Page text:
ROYAL OAK, Mich., May 1, 2014 – Being the smallest species of deer isn't stopping the growing family of southern pudus at the Detroit Zoo. The herd welcomed female Noni on March 25, marking the third pudu birth in less than two years at the Zoo and the fifth since the arrival in 2008 of 6-year-old mother Carol and 7-year-old father T. Roy. The fawn joins sisters Hammie, 1, and Penny, 11 months.

"Noni is full of energy and can be seen running and leaping through the pudu habitat at times," said Detroit Zoological Society Curator of Mammals Elizabeth Arbaugh. "She is a welcome addition to the U.S. zoo population of southern pudus, which numbers less than forty."

Carol and T. Roy were paired at the recommendation of the Association of Zoos and Aquariums (AZA) Species Survival Plan (SSP) for pudus. The SSP is a cooperative management plan to ensure genetically healthy, diverse and self-sustaining populations of threatened and endangered species.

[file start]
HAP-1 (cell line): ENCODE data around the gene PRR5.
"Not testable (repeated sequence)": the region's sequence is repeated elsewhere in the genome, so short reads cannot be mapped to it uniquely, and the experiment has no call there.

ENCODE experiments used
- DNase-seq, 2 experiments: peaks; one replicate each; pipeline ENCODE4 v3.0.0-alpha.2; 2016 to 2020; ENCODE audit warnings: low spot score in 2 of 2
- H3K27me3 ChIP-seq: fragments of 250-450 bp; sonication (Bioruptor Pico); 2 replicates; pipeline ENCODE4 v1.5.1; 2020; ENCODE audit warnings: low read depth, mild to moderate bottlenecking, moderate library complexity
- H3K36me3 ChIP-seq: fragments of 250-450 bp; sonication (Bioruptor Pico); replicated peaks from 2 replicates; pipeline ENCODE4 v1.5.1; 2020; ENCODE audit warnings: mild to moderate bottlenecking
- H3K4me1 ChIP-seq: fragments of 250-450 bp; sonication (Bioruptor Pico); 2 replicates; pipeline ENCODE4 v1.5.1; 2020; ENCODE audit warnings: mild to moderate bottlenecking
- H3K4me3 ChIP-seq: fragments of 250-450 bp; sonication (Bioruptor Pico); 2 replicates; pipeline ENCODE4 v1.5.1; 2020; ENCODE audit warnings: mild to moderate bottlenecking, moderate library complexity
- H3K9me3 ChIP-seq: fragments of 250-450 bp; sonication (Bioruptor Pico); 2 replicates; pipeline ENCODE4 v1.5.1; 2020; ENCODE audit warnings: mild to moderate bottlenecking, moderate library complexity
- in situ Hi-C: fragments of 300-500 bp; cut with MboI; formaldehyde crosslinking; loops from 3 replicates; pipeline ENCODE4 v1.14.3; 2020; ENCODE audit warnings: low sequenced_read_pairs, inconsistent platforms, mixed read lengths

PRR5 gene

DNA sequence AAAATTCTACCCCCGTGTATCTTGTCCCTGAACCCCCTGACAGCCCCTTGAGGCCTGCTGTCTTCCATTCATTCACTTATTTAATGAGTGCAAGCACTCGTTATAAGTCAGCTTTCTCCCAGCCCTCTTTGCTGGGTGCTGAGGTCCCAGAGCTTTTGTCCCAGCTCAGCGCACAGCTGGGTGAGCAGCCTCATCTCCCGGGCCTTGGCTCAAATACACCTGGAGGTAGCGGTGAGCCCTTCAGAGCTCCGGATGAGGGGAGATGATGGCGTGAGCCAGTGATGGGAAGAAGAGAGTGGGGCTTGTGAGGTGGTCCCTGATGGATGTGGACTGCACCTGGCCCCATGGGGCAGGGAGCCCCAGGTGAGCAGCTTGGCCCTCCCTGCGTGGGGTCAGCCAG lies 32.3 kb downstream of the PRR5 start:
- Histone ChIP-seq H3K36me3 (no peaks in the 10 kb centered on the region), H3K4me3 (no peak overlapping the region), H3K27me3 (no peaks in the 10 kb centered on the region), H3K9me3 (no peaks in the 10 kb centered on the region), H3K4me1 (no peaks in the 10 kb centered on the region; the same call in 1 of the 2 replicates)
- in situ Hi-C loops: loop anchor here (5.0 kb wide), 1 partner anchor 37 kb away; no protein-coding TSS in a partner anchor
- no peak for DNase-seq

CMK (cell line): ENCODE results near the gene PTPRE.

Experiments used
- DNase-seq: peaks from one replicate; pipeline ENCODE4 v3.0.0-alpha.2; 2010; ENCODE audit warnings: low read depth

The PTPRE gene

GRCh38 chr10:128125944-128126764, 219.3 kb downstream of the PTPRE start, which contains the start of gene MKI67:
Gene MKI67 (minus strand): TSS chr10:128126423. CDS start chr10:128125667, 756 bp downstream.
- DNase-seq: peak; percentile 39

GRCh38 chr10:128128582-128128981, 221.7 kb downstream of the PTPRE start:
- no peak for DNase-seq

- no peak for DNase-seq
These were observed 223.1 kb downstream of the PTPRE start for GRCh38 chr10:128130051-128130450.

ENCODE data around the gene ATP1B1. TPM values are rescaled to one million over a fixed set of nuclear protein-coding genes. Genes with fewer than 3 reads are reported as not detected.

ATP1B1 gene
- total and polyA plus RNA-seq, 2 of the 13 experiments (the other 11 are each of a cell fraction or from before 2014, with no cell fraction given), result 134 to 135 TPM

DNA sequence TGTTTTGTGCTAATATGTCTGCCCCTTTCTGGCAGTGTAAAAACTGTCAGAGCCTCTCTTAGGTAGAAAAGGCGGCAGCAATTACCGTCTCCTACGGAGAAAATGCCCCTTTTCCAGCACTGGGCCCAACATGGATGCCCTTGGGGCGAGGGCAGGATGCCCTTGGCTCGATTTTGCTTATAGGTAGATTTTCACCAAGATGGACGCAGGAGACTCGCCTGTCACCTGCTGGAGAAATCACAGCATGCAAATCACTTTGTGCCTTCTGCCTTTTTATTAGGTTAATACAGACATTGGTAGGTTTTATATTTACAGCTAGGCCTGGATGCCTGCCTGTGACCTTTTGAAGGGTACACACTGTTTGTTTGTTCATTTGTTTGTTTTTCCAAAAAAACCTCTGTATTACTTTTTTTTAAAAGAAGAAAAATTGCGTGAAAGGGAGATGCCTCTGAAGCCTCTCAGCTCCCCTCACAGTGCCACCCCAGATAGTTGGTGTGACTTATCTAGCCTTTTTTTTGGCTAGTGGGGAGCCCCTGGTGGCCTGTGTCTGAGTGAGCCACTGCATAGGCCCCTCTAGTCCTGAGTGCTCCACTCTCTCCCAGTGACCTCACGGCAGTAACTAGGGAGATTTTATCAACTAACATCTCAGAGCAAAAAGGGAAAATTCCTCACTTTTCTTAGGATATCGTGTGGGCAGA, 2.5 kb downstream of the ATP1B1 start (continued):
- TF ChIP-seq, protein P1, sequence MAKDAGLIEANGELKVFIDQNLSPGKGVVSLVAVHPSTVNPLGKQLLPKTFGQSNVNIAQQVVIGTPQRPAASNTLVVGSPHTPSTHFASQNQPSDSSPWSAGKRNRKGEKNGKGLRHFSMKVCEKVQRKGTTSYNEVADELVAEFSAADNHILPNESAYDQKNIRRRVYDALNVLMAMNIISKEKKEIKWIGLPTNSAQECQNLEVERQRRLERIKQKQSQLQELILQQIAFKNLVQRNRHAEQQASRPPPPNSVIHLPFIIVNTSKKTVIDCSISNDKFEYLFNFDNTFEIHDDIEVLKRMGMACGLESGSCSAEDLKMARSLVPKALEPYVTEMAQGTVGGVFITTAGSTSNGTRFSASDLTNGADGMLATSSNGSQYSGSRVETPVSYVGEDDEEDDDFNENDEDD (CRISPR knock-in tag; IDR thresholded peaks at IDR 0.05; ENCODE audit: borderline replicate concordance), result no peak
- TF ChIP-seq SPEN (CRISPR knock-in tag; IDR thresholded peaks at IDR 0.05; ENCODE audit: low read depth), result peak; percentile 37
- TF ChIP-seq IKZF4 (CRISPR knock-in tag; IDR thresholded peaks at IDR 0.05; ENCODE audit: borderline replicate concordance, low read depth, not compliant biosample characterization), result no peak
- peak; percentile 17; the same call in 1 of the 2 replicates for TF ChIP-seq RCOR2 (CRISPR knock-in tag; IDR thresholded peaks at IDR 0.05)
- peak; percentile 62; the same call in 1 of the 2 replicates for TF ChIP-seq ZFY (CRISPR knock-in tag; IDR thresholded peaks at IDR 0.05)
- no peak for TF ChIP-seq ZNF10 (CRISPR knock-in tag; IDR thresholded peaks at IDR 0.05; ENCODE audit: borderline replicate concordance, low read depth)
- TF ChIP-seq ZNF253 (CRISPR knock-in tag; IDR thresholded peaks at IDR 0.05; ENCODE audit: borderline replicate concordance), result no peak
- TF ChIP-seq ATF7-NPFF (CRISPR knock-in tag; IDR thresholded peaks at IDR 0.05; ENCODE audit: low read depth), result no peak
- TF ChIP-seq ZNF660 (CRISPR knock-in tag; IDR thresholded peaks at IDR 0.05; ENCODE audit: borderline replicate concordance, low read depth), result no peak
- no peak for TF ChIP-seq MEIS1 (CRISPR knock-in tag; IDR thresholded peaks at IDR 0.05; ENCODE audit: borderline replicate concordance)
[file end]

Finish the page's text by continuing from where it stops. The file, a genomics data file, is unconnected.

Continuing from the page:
Found in the temperate rainforests of southern Chile and Argentina, the southern pudu (Pudu puda) can reach a height of 18 inches at the shoulder and weigh up to 25 pounds at maturity. The tiny deer has reddish-brown fur and diminutive features, including rounded ears, small black eyes and short legs.

Noni can be seen daily with her family, weather permitting, in the Detroit Zoo's pudu habitat near two other South American mammals, the giant anteaters and bush dogs.